What confuses this is the pulse input. The circuit is basically a gyrator followed by a voltage divider. Normally it would be powered by a battery or similar steady voltage but here it seems to be driven by a pulse.

As I understand it the transistor stage is the gyrator, it serves to roughly pre-regulate the voltage. If its emitter voltage drops under load, C2 holds the base voltage up hence Vb-e tries to increase and the transistor conducts more. Effectively it makes the capacitor seem to have a much larger value but at the expense of losing about 0.6V in the transistor B-E junction.

The op-amp is a unity-gain buffer stage to isolate the load. The voltage is set by R3/R2 which being equal value makes it half the supply. Without the amp, any load in parallel with R2 would affect the division and the voltage would drop. C4 is, I think, there to filter noise from the potential divider but with a pulsed input it will be slow to charge, hence the slow rise in output voltage.

Brian.
 

    Zoldar71

    points: 2
    Helpful Answer Positive Rating

danadakk

Advanced Member level 3
Joined
Mar 26, 2018
Messages
758
Helped
148
Reputation
295
Reaction score
149
Trophy points
43
Activity points
3,631
I understand, but on the graph you provided X1-out climbs to 7v and not 4v as I expected because of the 10k voltage dividers. This is what puzzles me.

Out of curiosity, what tool do you use?
I also noticed that, but got distracted and did not re-address the issue. My apologies.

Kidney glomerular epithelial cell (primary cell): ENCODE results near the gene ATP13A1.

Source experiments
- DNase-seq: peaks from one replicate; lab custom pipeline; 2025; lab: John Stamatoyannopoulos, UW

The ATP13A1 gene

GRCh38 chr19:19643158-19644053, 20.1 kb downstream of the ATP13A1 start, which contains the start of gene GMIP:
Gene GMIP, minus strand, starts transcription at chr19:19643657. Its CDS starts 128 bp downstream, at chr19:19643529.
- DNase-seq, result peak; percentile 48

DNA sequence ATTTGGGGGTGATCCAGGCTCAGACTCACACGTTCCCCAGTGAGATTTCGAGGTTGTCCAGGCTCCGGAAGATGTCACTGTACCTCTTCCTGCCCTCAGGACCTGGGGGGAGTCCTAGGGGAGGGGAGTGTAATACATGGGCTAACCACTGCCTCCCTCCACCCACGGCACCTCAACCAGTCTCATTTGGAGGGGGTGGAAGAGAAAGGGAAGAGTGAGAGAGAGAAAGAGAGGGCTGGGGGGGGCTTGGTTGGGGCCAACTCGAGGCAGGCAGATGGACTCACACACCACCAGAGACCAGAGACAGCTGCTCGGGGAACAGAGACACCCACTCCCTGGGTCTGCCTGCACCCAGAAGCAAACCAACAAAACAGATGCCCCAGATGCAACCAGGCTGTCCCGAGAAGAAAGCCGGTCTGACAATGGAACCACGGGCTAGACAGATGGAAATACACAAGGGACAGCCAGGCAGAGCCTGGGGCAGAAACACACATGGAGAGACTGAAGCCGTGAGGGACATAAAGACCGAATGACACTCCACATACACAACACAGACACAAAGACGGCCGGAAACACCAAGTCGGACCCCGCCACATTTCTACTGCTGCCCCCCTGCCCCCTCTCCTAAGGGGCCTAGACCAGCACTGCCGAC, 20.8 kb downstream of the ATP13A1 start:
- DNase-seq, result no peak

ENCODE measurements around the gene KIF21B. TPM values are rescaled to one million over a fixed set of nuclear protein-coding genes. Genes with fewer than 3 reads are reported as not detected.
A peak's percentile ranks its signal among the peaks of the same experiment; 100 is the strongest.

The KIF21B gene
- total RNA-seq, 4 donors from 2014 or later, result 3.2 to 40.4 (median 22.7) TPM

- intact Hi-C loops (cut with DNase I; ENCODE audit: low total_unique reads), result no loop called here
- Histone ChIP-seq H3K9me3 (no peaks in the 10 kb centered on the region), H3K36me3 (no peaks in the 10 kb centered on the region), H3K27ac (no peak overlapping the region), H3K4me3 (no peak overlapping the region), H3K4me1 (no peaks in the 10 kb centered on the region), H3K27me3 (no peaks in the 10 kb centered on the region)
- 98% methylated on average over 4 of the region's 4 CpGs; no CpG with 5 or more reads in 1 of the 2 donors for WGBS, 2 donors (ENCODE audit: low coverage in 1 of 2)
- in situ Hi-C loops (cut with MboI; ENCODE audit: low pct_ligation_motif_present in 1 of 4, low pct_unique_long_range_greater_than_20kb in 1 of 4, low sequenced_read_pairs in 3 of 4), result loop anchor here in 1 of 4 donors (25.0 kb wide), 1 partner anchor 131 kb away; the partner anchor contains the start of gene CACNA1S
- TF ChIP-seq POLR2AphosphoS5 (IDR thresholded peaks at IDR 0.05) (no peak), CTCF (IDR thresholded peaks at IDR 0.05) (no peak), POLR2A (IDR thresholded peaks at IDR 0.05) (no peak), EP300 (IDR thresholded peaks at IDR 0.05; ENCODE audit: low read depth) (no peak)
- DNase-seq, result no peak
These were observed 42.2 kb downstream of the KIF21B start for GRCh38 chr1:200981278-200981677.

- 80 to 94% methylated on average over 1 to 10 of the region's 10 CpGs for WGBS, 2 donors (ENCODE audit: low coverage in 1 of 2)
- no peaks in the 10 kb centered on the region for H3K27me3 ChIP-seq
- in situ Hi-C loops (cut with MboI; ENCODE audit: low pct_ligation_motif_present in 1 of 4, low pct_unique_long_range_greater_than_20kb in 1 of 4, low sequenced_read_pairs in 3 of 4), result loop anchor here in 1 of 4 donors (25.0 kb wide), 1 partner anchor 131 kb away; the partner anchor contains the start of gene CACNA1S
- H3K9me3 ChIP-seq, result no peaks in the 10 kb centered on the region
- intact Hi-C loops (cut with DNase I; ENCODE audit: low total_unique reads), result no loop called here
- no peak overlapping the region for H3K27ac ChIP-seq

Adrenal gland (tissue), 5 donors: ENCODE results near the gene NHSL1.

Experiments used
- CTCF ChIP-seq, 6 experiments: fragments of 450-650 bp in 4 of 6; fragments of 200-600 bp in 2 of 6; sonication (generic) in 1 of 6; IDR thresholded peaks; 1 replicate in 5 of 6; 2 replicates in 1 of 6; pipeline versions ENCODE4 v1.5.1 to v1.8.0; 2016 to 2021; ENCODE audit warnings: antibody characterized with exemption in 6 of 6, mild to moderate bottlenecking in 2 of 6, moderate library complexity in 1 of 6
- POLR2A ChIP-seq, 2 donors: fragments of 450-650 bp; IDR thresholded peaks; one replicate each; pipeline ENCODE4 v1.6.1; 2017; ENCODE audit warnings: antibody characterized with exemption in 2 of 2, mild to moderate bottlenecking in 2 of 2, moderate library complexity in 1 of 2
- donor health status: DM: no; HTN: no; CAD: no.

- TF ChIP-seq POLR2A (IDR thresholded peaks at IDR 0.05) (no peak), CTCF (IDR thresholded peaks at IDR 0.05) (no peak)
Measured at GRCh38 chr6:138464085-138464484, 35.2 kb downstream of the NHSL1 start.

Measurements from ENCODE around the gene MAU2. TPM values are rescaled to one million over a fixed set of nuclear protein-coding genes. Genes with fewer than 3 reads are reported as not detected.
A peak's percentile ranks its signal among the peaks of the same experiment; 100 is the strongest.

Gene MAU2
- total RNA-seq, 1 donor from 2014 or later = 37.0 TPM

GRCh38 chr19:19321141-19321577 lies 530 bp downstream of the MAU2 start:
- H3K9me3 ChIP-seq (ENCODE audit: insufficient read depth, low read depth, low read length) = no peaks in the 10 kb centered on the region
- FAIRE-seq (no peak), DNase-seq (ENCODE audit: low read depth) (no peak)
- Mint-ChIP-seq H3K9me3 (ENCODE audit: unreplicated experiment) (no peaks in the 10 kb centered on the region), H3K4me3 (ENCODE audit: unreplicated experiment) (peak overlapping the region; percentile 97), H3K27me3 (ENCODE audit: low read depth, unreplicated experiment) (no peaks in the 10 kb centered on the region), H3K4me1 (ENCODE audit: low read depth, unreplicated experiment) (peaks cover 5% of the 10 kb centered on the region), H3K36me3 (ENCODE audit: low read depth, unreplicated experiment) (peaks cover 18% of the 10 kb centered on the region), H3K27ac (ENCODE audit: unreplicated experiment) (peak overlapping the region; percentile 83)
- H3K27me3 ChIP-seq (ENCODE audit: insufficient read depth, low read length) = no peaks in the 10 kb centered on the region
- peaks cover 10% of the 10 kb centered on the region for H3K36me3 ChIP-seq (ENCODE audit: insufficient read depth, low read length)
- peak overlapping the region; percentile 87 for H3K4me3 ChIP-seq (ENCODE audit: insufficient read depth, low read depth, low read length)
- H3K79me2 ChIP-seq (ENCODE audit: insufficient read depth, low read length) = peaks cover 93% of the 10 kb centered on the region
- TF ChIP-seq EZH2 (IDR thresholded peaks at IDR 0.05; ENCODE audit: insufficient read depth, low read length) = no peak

The supply ground of the OpAmp was not connected. DUH !

Note SIM is a bit incomplete in that the input diode and C1 100 uF cap are essentially
not in circuit since I am driving that node with a V source. I should put some generator
R in the circuit to get a more complete sim. I tried it with 10 ohms, that did not alter the
results in any significant way.

Here is updated sim (note the Vcesat of Q1 curve that affects max V sent to OpAmp) -

1611055882386.png

SIM is SIMetrix. Most folks are using LTC Spice these days. SIMetrix was default SIM
used at Analog Devices I gather, and when they bought out LTC they settled on
their spice. I find SIMetrix much more user friendly than LTC in general.


Regards, Dana.
 
Last edited:

    Zoldar71

    points: 2
    Helpful Answer Positive Rating

Zoldar71

Newbie level 5
Joined
Jan 17, 2021
Messages
9
Helped
0
Reputation
0
Reaction score
0
Trophy points
1
Activity points
52
What confuses this is the pulse input. The circuit is basically a gyrator followed by a voltage divider. Normally it would be powered by a battery or similar steady voltage but here it seems to be driven by a pulse.